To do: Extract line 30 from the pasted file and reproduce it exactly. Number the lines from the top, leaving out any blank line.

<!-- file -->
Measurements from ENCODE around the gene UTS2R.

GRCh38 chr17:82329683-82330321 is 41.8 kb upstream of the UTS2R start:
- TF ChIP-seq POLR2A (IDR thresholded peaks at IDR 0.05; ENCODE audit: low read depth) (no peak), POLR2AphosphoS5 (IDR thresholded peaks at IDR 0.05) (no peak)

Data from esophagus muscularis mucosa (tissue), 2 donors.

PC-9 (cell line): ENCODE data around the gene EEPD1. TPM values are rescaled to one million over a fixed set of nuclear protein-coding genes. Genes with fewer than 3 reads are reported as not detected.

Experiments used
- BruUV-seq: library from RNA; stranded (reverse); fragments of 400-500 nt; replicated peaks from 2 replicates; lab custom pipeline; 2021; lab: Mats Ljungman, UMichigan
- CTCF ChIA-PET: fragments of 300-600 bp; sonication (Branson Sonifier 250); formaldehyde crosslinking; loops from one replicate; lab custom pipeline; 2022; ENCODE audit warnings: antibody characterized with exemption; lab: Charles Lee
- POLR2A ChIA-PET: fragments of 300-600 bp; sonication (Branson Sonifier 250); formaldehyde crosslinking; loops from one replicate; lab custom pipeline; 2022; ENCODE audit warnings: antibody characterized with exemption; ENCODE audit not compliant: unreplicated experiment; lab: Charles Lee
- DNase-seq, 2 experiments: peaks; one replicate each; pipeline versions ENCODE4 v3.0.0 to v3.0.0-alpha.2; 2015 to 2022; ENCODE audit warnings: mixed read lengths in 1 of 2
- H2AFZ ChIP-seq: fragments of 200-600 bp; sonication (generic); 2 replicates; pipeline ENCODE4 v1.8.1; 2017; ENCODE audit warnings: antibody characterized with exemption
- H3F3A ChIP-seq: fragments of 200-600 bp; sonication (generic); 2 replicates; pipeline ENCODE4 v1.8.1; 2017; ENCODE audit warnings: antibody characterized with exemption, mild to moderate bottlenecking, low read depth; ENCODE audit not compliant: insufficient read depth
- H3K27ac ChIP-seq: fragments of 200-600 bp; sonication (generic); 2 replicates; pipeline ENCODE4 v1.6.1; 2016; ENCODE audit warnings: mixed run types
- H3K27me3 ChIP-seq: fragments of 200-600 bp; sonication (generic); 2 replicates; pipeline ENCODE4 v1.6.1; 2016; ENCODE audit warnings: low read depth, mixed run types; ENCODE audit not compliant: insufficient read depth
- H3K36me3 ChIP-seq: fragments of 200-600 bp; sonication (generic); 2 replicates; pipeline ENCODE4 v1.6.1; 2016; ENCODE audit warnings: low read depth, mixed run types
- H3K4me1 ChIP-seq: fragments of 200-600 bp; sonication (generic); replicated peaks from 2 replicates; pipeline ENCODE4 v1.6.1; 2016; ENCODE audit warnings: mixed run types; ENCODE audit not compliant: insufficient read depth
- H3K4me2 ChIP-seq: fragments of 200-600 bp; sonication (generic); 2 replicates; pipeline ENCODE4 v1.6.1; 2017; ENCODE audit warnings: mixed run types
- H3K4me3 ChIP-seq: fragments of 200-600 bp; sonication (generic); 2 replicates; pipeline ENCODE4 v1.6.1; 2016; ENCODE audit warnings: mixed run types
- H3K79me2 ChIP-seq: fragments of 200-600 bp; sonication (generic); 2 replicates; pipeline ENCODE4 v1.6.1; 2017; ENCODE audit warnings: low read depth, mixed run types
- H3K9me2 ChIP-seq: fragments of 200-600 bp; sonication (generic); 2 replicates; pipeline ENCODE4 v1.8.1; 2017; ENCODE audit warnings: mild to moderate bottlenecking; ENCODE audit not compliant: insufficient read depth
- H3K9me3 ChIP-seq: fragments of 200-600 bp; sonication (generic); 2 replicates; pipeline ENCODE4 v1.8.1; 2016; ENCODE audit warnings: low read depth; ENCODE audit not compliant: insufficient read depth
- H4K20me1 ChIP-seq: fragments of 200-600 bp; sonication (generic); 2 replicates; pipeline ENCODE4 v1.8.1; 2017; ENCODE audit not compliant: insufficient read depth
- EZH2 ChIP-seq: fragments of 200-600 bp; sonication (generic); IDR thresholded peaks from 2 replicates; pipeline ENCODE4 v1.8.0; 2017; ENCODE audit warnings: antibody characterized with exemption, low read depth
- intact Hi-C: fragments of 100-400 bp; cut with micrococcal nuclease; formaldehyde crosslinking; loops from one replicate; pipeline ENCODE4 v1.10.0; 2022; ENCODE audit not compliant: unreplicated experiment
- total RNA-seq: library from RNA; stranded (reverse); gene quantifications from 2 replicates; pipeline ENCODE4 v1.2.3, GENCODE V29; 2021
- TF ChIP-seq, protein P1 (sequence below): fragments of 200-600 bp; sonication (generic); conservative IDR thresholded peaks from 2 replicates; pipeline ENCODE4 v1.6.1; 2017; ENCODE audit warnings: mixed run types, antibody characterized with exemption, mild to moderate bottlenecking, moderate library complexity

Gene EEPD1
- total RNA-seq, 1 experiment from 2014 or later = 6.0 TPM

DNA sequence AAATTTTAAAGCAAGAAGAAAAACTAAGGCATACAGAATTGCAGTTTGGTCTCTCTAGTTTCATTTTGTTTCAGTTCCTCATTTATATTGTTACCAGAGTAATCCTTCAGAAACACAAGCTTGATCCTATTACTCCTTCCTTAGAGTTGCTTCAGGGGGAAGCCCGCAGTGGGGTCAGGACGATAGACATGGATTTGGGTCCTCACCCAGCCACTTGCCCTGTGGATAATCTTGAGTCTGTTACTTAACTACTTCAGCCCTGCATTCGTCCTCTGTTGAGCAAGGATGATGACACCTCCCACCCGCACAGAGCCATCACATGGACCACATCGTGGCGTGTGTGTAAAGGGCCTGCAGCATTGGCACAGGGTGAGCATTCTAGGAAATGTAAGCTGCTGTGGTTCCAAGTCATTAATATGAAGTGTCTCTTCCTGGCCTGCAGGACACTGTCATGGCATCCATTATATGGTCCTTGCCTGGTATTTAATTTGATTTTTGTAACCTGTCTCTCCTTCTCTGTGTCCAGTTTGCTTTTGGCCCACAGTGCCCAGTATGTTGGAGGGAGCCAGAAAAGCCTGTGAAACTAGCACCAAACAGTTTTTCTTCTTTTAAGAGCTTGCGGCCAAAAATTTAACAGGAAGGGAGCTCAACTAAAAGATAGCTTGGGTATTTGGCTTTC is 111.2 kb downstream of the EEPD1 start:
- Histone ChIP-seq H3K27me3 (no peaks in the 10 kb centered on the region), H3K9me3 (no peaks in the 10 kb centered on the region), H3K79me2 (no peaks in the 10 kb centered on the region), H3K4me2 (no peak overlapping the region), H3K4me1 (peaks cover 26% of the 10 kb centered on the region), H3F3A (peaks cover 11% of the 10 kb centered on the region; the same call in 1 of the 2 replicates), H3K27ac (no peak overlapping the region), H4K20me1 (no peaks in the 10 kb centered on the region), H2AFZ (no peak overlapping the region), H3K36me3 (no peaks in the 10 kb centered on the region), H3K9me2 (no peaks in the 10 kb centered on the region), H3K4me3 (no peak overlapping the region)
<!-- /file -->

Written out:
- Histone ChIP-seq H3K27me3 (no peaks in the 10 kb centered on the region), H3K9me3 (no peaks in the 10 kb centered on the region), H3K79me2 (no peaks in the 10 kb centered on the region), H3K4me2 (no peak overlapping the region), H3K4me1 (peaks cover 26% of the 10 kb centered on the region), H3F3A (peaks cover 11% of the 10 kb centered on the region; the same call in 1 of the 2 replicates), H3K27ac (no peak overlapping the region), H4K20me1 (no peaks in the 10 kb centered on the region), H2AFZ (no peak overlapping the region), H3K36me3 (no peaks in the 10 kb centered on the region), H3K9me2 (no peaks in the 10 kb centered on the region), H3K4me3 (no peak overlapping the region)